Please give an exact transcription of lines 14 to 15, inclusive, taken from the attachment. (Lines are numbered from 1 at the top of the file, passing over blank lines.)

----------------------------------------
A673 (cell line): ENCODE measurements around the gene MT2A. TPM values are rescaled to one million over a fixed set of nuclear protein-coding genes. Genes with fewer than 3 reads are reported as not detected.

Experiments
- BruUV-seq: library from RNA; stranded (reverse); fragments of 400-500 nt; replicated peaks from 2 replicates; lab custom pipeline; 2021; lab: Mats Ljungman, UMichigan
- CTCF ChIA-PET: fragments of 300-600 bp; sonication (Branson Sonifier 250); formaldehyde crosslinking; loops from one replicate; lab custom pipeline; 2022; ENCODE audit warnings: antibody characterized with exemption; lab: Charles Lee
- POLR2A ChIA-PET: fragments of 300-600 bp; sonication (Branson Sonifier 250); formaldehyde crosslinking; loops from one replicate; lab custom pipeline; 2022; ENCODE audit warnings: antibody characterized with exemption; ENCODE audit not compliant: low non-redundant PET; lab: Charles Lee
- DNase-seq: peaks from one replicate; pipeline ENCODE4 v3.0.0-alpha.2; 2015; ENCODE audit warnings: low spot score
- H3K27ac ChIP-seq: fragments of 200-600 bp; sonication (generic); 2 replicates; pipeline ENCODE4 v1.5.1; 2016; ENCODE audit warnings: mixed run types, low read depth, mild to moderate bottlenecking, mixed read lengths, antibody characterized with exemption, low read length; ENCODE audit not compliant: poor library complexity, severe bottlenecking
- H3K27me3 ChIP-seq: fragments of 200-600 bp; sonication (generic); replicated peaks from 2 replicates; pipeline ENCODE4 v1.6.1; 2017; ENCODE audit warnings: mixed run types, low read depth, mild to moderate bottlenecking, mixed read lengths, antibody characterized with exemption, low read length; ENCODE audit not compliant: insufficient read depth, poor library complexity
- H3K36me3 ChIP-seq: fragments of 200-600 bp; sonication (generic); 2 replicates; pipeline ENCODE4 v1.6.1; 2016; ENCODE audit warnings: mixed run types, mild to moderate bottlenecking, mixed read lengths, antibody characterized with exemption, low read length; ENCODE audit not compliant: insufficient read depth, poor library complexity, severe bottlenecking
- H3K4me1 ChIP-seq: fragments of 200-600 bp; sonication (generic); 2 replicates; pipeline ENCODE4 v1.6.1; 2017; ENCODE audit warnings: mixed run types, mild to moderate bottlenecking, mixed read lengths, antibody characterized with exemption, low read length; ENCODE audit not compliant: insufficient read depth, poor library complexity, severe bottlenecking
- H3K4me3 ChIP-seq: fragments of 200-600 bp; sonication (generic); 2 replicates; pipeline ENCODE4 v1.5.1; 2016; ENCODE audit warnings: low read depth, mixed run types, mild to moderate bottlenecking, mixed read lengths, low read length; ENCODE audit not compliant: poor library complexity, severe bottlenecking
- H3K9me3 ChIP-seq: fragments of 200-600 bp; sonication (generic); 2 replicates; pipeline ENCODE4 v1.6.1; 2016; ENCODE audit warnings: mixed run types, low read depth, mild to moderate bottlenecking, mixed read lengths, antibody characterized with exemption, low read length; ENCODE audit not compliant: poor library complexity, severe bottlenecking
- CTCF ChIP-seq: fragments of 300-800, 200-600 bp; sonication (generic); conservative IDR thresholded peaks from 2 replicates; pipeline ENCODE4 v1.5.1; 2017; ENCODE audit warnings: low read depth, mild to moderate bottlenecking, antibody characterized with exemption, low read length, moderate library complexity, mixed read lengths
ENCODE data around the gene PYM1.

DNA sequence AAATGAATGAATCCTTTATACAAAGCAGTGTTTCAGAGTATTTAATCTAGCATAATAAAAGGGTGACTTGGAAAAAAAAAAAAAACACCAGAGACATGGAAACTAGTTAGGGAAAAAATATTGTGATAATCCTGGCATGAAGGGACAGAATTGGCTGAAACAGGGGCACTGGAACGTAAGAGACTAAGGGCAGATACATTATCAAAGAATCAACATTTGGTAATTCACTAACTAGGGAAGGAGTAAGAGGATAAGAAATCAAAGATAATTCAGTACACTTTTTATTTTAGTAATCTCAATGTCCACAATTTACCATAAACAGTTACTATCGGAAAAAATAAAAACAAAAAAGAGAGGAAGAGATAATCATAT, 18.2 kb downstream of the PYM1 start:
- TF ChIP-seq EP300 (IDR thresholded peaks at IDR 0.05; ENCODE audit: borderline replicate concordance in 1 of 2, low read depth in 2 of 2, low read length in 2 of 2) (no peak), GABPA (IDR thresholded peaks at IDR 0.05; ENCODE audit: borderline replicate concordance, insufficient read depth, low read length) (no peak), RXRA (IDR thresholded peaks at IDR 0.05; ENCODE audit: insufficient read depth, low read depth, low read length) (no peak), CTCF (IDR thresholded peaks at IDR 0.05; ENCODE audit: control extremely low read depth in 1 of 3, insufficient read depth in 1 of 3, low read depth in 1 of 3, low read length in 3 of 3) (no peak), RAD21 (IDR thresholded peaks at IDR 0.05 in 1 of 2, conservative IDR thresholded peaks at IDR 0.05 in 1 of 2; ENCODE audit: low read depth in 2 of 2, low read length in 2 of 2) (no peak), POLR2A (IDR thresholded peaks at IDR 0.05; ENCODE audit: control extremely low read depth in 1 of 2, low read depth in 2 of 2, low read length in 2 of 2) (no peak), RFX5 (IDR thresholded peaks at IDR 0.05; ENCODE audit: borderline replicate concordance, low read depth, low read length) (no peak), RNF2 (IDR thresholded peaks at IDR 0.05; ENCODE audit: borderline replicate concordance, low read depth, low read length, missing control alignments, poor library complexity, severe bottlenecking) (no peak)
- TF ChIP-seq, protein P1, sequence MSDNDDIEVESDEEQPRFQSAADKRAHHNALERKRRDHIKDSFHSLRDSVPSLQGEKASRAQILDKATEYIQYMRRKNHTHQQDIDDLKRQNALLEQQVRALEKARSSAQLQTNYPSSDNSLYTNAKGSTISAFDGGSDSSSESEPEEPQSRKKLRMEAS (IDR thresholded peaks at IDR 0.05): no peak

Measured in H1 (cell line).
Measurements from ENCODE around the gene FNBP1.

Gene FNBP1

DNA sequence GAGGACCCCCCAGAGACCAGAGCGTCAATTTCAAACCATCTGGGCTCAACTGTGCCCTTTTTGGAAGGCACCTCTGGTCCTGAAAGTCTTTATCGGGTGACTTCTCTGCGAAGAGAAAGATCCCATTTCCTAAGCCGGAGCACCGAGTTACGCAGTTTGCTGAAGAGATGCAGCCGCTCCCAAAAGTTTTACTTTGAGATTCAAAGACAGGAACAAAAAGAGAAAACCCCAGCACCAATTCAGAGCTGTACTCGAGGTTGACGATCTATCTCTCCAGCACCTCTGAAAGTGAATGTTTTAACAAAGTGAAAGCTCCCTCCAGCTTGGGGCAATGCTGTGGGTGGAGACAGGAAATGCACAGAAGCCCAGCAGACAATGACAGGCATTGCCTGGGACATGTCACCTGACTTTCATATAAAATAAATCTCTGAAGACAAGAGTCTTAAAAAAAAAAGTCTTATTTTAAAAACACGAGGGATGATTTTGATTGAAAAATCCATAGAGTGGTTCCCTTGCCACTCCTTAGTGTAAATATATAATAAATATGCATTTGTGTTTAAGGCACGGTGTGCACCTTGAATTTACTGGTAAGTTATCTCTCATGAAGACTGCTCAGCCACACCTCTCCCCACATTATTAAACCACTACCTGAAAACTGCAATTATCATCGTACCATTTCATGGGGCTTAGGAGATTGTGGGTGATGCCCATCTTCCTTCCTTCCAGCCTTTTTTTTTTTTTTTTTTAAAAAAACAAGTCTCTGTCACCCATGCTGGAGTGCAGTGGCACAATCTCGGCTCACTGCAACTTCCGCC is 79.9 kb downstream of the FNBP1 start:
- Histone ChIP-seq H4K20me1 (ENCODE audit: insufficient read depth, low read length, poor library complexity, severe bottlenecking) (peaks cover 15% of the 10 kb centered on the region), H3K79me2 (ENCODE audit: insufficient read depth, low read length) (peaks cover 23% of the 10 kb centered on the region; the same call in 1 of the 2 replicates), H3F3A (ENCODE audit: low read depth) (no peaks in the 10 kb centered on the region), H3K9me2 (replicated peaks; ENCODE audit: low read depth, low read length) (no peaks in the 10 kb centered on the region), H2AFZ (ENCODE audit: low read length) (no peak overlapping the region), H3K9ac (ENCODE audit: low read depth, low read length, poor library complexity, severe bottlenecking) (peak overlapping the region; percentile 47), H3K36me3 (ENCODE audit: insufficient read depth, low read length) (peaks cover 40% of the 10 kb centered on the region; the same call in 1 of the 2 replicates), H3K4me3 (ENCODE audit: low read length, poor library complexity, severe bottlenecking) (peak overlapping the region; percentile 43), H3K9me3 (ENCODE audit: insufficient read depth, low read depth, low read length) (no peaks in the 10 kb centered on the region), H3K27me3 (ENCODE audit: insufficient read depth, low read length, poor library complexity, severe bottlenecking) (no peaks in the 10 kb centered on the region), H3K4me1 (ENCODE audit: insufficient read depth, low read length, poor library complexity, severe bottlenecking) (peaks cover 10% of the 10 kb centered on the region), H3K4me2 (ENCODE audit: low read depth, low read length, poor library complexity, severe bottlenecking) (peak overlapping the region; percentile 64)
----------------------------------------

ENCODE data around the gene PYM1.

DNA sequence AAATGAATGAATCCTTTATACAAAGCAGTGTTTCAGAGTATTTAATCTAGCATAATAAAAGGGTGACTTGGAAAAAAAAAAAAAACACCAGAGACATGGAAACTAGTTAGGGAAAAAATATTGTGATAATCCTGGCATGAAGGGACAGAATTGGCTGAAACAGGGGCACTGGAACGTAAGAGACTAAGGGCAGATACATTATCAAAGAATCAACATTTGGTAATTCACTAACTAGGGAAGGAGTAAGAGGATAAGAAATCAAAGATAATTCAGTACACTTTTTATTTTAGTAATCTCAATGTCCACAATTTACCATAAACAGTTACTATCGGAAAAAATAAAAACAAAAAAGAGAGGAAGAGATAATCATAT, 18.2 kb downstream of the PYM1 start: